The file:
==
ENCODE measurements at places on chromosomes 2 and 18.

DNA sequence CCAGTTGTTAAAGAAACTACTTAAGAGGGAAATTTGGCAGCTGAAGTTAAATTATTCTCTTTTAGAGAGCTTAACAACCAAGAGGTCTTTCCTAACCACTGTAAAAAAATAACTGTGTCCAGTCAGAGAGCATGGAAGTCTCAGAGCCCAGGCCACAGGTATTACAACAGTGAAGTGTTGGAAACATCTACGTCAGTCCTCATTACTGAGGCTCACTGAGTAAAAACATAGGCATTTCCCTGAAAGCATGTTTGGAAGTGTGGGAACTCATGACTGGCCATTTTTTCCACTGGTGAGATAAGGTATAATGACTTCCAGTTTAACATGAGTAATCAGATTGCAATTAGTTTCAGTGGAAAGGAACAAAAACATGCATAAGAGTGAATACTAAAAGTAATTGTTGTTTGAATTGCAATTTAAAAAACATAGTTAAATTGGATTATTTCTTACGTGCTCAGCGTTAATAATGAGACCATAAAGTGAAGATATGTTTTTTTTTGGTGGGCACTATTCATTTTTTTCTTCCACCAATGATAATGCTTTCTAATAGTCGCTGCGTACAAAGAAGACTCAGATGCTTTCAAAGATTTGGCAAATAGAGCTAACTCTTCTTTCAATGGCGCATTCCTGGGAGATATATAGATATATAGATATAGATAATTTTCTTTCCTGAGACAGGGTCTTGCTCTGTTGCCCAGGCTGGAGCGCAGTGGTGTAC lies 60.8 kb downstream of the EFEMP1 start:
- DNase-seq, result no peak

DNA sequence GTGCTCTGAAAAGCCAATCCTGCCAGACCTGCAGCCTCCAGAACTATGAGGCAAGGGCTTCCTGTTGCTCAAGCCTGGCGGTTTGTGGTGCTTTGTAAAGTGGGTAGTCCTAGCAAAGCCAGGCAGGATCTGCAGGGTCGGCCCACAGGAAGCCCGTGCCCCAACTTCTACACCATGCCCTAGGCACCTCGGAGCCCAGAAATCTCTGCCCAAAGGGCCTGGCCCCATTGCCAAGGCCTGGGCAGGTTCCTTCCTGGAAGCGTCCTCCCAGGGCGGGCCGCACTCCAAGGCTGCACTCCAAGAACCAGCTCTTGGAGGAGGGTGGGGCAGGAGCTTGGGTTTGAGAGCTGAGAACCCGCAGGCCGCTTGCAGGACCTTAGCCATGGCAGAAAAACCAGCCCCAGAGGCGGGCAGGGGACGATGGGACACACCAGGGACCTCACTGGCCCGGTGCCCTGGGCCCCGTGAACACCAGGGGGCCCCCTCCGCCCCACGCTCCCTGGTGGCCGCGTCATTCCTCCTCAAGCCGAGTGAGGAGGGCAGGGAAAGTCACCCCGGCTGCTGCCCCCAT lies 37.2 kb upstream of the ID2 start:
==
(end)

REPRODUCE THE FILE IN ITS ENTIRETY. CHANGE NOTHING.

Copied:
ENCODE measurements at places on chromosomes 2 and 18.

DNA sequence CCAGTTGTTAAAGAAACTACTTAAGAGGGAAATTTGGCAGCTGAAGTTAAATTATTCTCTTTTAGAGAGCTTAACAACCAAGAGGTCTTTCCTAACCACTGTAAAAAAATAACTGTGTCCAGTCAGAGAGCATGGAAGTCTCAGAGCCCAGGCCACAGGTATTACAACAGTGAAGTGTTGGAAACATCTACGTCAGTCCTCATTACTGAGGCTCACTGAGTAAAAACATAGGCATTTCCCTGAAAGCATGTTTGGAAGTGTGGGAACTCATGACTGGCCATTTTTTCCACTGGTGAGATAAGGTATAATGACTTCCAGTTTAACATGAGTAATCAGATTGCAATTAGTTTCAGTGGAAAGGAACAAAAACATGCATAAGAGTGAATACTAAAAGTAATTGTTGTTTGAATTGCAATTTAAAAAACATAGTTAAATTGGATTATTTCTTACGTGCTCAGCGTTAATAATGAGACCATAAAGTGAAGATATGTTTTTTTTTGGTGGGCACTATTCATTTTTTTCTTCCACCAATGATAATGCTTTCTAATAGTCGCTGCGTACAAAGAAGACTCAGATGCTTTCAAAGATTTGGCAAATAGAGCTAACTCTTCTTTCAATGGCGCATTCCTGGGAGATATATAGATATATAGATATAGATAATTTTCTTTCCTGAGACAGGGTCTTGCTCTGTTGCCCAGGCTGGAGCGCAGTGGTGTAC lies 60.8 kb downstream of the EFEMP1 start:
- DNase-seq, result no peak

DNA sequence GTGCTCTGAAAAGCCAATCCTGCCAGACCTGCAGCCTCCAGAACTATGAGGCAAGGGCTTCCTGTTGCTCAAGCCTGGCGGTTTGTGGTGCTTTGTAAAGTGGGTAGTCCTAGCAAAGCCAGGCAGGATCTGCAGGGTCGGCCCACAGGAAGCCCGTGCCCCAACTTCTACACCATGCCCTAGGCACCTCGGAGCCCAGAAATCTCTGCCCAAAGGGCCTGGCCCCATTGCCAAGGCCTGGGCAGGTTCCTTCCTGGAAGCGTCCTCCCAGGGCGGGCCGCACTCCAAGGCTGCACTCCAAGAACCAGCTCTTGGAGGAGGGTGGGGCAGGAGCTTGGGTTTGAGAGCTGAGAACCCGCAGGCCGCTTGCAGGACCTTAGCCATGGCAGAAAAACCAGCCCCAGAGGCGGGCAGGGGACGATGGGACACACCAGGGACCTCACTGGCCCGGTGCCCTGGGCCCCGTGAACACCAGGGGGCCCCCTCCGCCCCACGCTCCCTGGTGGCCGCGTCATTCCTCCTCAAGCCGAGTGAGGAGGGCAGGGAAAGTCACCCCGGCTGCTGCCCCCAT lies 37.2 kb upstream of the ID2 start: